Effects of dietary carbohydrate restriction versus low-fat diet on flow-mediated dilation

Department of Kinesiology and the Department of Nutritional Sciences, University of Connecticut, Storrs, CT 06269-1110, USA.
Metabolism: clinical and experimental (Impact Factor: 3.89). 08/2009; 58(12):1769-77. DOI: 10.1016/j.metabol.2009.06.005
Source: PubMed


We previously reported that a carbohydrate-restricted diet (CRD) ameliorated many of the traditional markers associated with metabolic syndrome and cardiovascular risk compared with a low-fat diet (LFD). There remains concern how CRD affects vascular function because acute meals high in fat have been shown to impair endothelial function. Here, we extend our work and address these concerns by measuring fasting and postprandial vascular function in 40 overweight men and women with moderate hypertriacylglycerolemia who were randomly assigned to consume hypocaloric diets (approximately 1500 kcal) restricted in carbohydrate (percentage of carbohydrate-fat-protein = 12:59:28) or LFD (56:24:20). Flow-mediated dilation of the brachial artery was assessed before and after ingestion of a high-fat meal (908 kcal, 84% fat) at baseline and after 12 weeks. Compared with the LFD, the CRD resulted in a greater decrease in postprandial triacylglycerol (-47% vs -15%, P = .007), insulin (-51% vs -6%, P = .009), and lymphocyte (-12% vs -1%, P = .050) responses. Postprandial fatty acids were significantly increased by the CRD compared with the LFD (P = .033). Serum interleukin-6 increased significantly over the postprandial period; and the response was augmented in the CRD (46%) compared with the LFD (-13%) group (P = .038). After 12 weeks, peak flow-mediated dilation at 3 hours increased from 5.1% to 6.5% in the CRD group and decreased from 7.9% to 5.2% in the LFD group (P = .004). These findings show that a 12-week low-carbohydrate diet improves postprandial vascular function more than a LFD in individuals with atherogenic dyslipidemia.

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Available from: Maria Luz Fernandez
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    • "Several studies have evaluated differences in FMD attenuation after meals with different carbohydrate contents [13-17]. Although these studies have found that the attenuation of postprandial FMD is affected by postprandial lipid metabolism [14-17], how it is affected by glucose metabolism after meals with different carbohydrate contents remains unclear. "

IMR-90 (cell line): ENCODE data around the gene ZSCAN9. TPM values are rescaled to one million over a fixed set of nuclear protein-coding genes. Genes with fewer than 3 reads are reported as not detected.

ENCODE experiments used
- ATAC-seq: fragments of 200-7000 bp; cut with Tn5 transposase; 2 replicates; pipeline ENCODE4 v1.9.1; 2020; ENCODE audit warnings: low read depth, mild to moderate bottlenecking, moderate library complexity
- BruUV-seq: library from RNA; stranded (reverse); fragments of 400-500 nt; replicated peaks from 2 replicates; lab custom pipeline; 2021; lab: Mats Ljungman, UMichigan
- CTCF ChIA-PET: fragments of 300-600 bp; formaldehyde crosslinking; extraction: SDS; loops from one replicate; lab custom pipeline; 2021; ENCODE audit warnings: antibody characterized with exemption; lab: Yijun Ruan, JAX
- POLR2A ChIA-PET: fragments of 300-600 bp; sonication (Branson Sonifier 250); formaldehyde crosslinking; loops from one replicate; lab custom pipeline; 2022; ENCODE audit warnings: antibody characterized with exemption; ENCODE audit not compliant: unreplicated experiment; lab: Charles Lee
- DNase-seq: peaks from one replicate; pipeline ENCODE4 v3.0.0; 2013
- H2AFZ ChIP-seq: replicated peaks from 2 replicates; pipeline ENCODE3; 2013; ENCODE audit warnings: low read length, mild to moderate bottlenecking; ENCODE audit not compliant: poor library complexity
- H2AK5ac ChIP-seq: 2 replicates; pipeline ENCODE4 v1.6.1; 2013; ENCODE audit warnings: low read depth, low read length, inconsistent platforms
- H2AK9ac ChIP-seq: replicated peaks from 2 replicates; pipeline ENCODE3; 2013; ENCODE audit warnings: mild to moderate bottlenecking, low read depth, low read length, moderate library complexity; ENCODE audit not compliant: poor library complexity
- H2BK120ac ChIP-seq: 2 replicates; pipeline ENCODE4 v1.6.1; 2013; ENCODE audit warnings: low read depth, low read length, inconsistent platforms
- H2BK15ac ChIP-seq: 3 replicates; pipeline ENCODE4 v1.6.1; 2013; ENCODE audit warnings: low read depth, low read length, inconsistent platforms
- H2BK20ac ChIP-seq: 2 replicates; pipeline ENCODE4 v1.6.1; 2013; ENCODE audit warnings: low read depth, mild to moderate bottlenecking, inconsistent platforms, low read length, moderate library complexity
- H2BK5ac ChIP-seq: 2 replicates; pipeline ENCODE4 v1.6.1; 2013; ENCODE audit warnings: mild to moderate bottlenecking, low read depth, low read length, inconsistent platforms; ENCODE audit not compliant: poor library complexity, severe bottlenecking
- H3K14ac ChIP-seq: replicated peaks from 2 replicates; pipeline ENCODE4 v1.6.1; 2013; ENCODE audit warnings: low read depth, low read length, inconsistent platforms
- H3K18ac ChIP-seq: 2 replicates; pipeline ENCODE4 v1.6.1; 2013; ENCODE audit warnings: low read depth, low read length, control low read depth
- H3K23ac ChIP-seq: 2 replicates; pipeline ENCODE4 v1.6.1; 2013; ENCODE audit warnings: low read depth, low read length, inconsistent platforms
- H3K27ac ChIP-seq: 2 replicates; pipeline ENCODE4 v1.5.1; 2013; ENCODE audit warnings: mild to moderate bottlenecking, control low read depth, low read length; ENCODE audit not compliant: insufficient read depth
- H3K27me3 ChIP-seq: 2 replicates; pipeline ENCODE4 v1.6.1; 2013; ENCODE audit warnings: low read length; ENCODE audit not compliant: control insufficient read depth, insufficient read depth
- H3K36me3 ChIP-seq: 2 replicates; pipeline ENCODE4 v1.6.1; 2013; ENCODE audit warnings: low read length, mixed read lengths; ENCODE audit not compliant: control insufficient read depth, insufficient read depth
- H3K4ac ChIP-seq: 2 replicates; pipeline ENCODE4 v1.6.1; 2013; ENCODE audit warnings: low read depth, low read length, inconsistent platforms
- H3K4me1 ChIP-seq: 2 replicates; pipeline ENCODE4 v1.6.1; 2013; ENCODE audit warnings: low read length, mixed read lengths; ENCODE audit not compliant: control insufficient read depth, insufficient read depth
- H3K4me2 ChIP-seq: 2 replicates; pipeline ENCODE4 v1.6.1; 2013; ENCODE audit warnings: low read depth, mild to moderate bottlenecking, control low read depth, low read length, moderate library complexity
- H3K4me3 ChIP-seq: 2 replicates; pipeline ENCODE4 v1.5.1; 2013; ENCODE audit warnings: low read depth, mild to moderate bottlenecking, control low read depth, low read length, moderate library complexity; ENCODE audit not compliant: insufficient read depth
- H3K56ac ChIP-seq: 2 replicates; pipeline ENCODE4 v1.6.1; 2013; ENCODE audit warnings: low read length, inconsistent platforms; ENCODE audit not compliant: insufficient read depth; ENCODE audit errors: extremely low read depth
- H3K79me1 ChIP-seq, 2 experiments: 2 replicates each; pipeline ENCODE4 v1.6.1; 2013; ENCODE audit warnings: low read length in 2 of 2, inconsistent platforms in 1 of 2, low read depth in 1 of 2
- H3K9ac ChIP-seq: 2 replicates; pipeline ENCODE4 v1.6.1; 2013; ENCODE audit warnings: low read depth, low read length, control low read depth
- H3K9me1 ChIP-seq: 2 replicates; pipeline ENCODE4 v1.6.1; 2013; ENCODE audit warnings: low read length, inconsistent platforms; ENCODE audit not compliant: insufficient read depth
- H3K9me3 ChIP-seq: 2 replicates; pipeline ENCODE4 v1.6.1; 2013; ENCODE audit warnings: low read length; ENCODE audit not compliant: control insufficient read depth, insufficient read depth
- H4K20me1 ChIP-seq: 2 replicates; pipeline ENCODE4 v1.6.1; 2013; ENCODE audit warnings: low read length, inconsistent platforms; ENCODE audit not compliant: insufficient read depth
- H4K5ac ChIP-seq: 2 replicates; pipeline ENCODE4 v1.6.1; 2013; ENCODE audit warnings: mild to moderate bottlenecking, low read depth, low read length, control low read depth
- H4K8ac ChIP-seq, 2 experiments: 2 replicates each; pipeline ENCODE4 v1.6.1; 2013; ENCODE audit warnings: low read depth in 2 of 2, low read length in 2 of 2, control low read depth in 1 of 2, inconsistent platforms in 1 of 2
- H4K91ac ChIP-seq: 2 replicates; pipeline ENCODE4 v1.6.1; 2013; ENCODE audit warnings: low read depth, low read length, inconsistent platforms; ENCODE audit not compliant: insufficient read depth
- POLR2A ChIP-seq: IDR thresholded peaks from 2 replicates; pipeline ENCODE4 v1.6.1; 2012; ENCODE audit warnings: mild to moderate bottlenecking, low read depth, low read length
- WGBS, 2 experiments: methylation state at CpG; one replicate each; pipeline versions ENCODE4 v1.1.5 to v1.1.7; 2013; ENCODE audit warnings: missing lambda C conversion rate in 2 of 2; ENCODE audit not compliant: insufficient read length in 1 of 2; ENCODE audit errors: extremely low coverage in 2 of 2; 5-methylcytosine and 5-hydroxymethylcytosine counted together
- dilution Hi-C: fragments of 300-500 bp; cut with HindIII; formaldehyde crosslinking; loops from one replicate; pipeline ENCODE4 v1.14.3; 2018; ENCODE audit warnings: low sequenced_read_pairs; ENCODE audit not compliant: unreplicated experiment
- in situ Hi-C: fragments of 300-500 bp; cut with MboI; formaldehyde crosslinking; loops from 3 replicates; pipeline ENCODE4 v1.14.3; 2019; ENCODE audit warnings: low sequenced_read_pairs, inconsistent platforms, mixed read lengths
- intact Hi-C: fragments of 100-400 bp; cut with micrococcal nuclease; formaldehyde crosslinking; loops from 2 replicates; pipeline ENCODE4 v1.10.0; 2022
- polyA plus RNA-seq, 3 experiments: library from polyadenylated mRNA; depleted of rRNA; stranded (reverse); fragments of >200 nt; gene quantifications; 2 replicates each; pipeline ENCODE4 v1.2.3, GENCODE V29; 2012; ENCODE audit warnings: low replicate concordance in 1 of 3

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    ABSTRACT: Previous studies have demonstrated that postprandial hyperglycemia attenuates brachial artery flow-mediated dilation (FMD) in prediabetic patients, in diabetic patients, and even in normal subjects. We have previously reported that postprandial hyperinsulinemia also attenuates FMD. In the present study we evaluated the relationship between different degrees of postprandial attenuation of FMD induced by postprandial hyperglycemia and hyperinsulinemia and differences in ingested carbohydrate content in non-diabetic individuals. Thirty-seven healthy subjects with no family history of diabetes were divided into 3 groups: a 75-g oral glucose loading group (OG group) (n = 14), a test meal group (TM group) (n = 12; 400 kcal, carbohydrate content 40.7 g), and a control group (n = 11). The FMD was measured at preload (FMD0) and at 60 minutes (FMD60) and 120 (FMD120) minutes after loading. Plasma glucose (PG) and immunoreactive insulin (IRI) levels were determined at preload (PG0, IRI0) and at 30 (PG30, IRI30), 60 (PG60, IRI60), and 120 (PG120, IRI120) minutes after loading. Percentage decreases from FMD0 to FMD60 were significantly greater in the TM group (-21.19% ± 17.90%; P < 0.001) and the OG group (-17.59% ± 26.64%) than in the control group (6.46% ± 9.17%; P < 0.01), whereas no significant difference was observed between the TM and OG groups. In contrast, the percentage decrease from FMD0 to FMD120 was significantly greater in the OG group (-18.91% ± 16.58%) than in the control group (6.78% ± 11.43%; P < 0.001) or the TM group (5.22% ± 37.22%; P < 0.05), but no significant difference was observed between the control and TM groups. The FMD60 was significantly correlated with HOMA-IR (r = -0.389; P < 0.05). In contrast, FMD120 was significantly correlated with IRI60 (r = -0.462; P < 0.05) and the AUC of IRI (r = -0.468; P < 0.05). Furthermore, the percentage change from FMD0 to FMD120 was significantly correlated with the CV of PG (r = 0.404; P < 0.05), IRI60 (r = 0.401; p < 0.05) and the AUC of IRI (r = 0.427; P < 0.05). No significant correlation was observed between any other FMDs and glucose metabolic variables. Differences in the attenuation of postprandial FMD induced by different postprandial insulin levels may occur a long time postprandially but not shortly after a meal.